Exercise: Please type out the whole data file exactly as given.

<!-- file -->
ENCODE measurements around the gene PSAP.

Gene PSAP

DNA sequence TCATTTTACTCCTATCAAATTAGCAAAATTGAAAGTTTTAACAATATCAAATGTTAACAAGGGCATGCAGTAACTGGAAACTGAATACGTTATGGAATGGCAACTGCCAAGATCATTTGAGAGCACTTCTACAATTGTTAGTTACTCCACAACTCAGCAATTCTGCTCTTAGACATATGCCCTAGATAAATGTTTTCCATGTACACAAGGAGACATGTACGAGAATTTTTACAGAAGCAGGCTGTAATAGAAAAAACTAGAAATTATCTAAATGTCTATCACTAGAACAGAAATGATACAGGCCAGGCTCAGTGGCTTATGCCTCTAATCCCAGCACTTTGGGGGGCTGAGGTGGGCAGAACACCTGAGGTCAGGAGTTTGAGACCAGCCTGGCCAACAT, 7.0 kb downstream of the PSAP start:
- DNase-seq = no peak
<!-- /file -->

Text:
ENCODE measurements around the gene PSAP.

Gene PSAP

DNA sequence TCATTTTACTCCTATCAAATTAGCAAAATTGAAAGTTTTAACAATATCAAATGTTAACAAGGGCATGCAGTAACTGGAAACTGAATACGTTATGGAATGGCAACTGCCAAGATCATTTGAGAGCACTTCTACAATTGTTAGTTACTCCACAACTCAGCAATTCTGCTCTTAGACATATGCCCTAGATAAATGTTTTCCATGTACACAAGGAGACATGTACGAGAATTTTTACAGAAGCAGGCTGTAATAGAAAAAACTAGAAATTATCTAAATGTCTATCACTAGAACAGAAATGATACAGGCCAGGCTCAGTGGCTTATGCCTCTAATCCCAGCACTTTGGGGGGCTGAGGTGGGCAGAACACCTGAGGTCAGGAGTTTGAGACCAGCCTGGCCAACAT, 7.0 kb downstream of the PSAP start:
- DNase-seq = no peak